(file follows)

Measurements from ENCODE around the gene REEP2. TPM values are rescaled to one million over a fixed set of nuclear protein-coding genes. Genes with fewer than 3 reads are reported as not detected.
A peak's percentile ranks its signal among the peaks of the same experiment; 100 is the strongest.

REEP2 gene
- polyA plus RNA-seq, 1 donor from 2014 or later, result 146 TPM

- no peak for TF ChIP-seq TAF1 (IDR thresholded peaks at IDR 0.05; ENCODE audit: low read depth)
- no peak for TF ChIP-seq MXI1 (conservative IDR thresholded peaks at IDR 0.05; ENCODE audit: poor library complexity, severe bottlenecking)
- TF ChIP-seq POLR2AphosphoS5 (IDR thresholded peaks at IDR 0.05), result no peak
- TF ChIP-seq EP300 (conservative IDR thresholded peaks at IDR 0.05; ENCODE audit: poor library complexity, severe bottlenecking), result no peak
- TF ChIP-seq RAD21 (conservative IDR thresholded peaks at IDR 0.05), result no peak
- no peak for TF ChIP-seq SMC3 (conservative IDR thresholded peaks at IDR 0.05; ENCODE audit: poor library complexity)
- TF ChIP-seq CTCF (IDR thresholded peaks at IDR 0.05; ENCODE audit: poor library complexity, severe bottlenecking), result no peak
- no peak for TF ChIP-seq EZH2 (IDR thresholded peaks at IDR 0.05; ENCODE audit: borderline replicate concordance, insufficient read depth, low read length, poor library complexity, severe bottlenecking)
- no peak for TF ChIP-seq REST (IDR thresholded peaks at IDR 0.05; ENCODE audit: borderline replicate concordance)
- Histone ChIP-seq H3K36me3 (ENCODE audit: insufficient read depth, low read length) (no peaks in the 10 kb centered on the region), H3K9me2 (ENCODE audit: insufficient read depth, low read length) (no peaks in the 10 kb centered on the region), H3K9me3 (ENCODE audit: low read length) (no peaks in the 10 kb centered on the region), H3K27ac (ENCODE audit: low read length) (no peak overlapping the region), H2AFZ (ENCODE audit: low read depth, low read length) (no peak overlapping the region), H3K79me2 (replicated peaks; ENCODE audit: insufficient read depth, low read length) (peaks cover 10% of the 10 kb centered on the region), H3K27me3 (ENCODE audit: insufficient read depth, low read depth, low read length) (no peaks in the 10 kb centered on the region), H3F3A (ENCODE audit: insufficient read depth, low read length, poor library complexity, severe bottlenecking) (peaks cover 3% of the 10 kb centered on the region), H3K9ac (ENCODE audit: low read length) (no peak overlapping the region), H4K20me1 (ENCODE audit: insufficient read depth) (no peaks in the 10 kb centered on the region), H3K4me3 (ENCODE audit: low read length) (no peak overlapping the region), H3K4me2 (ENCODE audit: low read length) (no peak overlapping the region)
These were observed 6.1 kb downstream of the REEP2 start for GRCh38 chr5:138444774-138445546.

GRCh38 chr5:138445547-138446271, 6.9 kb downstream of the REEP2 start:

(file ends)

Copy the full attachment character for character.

Measurements from ENCODE around the gene REEP2. TPM values are rescaled to one million over a fixed set of nuclear protein-coding genes. Genes with fewer than 3 reads are reported as not detected.
A peak's percentile ranks its signal among the peaks of the same experiment; 100 is the strongest.

REEP2 gene
- polyA plus RNA-seq, 1 donor from 2014 or later, result 146 TPM

- no peak for TF ChIP-seq TAF1 (IDR thresholded peaks at IDR 0.05; ENCODE audit: low read depth)
- no peak for TF ChIP-seq MXI1 (conservative IDR thresholded peaks at IDR 0.05; ENCODE audit: poor library complexity, severe bottlenecking)
- TF ChIP-seq POLR2AphosphoS5 (IDR thresholded peaks at IDR 0.05), result no peak
- TF ChIP-seq EP300 (conservative IDR thresholded peaks at IDR 0.05; ENCODE audit: poor library complexity, severe bottlenecking), result no peak
- TF ChIP-seq RAD21 (conservative IDR thresholded peaks at IDR 0.05), result no peak
- no peak for TF ChIP-seq SMC3 (conservative IDR thresholded peaks at IDR 0.05; ENCODE audit: poor library complexity)
- TF ChIP-seq CTCF (IDR thresholded peaks at IDR 0.05; ENCODE audit: poor library complexity, severe bottlenecking), result no peak
- no peak for TF ChIP-seq EZH2 (IDR thresholded peaks at IDR 0.05; ENCODE audit: borderline replicate concordance, insufficient read depth, low read length, poor library complexity, severe bottlenecking)
- no peak for TF ChIP-seq REST (IDR thresholded peaks at IDR 0.05; ENCODE audit: borderline replicate concordance)
- Histone ChIP-seq H3K36me3 (ENCODE audit: insufficient read depth, low read length) (no peaks in the 10 kb centered on the region), H3K9me2 (ENCODE audit: insufficient read depth, low read length) (no peaks in the 10 kb centered on the region), H3K9me3 (ENCODE audit: low read length) (no peaks in the 10 kb centered on the region), H3K27ac (ENCODE audit: low read length) (no peak overlapping the region), H2AFZ (ENCODE audit: low read depth, low read length) (no peak overlapping the region), H3K79me2 (replicated peaks; ENCODE audit: insufficient read depth, low read length) (peaks cover 10% of the 10 kb centered on the region), H3K27me3 (ENCODE audit: insufficient read depth, low read depth, low read length) (no peaks in the 10 kb centered on the region), H3F3A (ENCODE audit: insufficient read depth, low read length, poor library complexity, severe bottlenecking) (peaks cover 3% of the 10 kb centered on the region), H3K9ac (ENCODE audit: low read length) (no peak overlapping the region), H4K20me1 (ENCODE audit: insufficient read depth) (no peaks in the 10 kb centered on the region), H3K4me3 (ENCODE audit: low read length) (no peak overlapping the region), H3K4me2 (ENCODE audit: low read length) (no peak overlapping the region)
These were observed 6.1 kb downstream of the REEP2 start for GRCh38 chr5:138444774-138445546.

GRCh38 chr5:138445547-138446271, 6.9 kb downstream of the REEP2 start: